Technical Paper

A Full-Cycle Multi-Zone Quasi-Dimensional Direct Injection Diesel Engine Model Based on a Conceptual Model Developed from Imaging Experiments

2017-03-28
2017-01-0537
A quasi-dimensional model for a direct injection diesel engine was developed based on experiments at Sandia National Laboratory. The Sandia researchers obtained images describing diesel spray evolution, spray mixing, premixed combustion, mixing controlled combustion, soot formation, and NOx formation. Dec [1] combined all of the available images to develop a conceptual diesel combustion model to describe diesel combustion from the start of injection up to the quasi-steady form of the jet. The end of injection behavior was left undescribed in this conceptual model because no clear image was available due to the chaotic behavior of diesel combustion. A conceptual end-of-injection diesel combustion behavior model was developed to capture diesel combustion throughout its life span. The compression, expansion, and gas exchange stages are modeled via zero-dimensional single zone calculations.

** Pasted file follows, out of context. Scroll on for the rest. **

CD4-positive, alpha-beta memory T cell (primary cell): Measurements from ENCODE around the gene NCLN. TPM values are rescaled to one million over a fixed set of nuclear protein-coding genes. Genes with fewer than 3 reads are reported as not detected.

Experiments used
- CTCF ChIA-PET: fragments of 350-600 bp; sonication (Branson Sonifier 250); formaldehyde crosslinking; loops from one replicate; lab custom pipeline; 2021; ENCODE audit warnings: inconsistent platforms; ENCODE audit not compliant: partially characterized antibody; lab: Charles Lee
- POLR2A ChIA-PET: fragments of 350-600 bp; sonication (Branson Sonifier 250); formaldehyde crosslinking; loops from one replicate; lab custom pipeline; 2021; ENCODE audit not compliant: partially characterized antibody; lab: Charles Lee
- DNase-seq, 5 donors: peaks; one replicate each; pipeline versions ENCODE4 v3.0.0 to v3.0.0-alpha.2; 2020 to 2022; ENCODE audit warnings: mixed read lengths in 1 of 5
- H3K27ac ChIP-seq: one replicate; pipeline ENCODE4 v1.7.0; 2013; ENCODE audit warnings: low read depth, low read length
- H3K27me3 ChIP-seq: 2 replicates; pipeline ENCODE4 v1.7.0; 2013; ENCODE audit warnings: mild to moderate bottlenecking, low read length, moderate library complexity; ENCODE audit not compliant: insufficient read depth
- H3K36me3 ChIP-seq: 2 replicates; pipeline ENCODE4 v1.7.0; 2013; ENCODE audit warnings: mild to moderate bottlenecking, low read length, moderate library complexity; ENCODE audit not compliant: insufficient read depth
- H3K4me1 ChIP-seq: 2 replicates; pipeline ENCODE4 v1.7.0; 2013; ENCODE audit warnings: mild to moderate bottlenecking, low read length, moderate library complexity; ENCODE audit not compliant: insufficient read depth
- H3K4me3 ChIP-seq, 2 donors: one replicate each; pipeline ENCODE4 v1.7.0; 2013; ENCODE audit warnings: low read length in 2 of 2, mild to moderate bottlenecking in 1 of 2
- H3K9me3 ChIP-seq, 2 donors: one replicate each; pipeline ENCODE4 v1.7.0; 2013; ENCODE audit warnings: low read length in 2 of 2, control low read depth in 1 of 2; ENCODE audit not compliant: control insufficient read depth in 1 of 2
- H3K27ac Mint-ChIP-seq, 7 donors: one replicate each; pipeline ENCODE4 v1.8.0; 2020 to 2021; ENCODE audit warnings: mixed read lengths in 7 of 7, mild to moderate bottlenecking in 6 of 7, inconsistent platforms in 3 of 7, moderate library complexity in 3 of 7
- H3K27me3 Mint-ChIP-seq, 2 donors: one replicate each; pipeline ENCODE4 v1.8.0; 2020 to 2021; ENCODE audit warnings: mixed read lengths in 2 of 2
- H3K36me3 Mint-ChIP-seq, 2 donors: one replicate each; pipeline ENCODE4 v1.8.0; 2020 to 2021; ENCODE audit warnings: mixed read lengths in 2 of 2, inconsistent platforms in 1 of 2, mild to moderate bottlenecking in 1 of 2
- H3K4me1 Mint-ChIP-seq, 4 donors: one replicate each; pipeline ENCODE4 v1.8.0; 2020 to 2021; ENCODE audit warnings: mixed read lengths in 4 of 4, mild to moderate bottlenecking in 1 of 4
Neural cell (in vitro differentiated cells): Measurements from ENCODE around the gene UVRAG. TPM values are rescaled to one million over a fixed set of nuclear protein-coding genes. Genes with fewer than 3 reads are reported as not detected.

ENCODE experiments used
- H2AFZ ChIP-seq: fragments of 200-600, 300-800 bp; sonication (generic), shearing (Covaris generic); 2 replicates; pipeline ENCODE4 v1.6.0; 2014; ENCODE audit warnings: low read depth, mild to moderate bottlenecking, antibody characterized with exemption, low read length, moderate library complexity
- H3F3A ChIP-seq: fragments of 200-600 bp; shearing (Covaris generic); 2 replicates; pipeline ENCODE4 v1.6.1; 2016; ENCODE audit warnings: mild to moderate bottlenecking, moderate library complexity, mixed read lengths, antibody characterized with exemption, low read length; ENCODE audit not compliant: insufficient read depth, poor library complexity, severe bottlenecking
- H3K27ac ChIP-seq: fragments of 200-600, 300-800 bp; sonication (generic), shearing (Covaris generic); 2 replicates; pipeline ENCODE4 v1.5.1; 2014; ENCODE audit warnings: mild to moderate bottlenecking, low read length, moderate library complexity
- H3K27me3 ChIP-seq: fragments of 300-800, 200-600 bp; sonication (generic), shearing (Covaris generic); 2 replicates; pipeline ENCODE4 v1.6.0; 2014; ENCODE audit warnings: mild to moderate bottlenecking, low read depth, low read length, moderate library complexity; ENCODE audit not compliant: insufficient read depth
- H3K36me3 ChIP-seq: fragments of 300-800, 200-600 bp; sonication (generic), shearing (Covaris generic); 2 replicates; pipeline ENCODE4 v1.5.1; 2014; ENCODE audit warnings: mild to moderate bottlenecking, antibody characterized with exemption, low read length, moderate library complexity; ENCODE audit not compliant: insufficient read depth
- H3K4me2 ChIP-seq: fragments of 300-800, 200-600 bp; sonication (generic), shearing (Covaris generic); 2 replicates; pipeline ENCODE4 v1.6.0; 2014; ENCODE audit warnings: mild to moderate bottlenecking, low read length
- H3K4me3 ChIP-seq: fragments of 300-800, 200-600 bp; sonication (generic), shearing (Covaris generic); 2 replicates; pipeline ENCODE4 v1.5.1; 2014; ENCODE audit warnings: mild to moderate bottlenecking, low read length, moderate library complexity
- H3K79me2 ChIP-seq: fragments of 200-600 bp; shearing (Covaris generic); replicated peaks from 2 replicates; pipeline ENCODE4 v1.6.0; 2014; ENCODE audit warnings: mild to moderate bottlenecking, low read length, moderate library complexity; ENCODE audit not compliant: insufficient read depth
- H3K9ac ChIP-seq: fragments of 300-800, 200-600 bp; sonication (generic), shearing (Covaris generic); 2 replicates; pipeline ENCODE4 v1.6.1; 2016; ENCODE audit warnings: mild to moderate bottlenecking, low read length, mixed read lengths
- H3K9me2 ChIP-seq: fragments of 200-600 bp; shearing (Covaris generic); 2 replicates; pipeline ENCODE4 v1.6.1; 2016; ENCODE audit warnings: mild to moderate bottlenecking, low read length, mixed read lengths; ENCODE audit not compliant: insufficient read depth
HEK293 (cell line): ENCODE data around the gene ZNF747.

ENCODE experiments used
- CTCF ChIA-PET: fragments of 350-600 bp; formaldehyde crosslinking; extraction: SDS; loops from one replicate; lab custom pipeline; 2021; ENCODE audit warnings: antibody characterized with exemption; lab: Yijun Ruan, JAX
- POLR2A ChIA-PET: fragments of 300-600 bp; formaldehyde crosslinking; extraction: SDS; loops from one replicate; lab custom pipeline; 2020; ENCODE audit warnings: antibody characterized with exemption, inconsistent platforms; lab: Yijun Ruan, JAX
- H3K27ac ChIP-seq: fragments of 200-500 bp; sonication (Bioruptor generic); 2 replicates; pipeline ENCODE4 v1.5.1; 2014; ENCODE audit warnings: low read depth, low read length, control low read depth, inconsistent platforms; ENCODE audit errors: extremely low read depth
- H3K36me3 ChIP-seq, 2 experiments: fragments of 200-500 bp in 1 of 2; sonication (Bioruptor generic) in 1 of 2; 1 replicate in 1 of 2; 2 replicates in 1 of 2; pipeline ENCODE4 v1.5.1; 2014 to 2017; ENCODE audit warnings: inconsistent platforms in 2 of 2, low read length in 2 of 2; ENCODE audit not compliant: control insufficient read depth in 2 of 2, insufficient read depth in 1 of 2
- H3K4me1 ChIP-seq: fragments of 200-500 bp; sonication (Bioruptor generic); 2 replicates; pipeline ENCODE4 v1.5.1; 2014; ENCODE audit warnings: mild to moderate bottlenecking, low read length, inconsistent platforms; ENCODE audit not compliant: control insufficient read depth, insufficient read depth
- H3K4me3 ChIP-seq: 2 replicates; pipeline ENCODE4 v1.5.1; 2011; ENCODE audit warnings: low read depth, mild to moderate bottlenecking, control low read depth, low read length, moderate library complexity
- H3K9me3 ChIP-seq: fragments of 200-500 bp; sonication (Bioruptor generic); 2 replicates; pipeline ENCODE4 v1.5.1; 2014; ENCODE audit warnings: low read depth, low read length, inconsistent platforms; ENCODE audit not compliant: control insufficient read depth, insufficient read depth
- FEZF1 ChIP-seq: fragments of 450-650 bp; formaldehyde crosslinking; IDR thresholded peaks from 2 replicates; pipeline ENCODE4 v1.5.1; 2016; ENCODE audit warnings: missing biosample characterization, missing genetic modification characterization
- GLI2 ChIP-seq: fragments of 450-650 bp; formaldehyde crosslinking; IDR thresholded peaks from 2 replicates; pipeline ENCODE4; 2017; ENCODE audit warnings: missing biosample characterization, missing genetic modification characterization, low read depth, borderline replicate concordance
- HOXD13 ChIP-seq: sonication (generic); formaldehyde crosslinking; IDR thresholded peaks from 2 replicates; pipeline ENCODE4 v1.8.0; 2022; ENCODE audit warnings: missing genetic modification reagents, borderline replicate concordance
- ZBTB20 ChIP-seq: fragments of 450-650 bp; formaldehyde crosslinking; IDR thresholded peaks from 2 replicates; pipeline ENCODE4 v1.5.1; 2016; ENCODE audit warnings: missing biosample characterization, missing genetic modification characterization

Technical Paper

A Comprehensive Data Generation Facility for Internal Combustion Engine Evaluation and Development

1990-02-01
900166
A super-microcomputer is utilized in an engine-dynamometer facility to create a comprehensive engine evaluation system. A unique feature of this system is the combination of experimental and modelling activities in evaluating engine designs. The system acquires engine operating conditions, emissions, and dynamic cylinder and manifold pressures via the data acquisition interface. After acquisition, the computer is also capable of providing engine model predictions from either an empirical model or a zero-dimensional thermodynamic model. The data gathering process is speed limited by the settling time of the engine-dynamometer system. The acquisition and modelling procedures are controlled by an internally developed, menu driven, software package. Features of the system include commercial relational database software for rapid storage and retrieval of acquired data and a high resolution graphics monitor for immediate display of analyzed pressure data.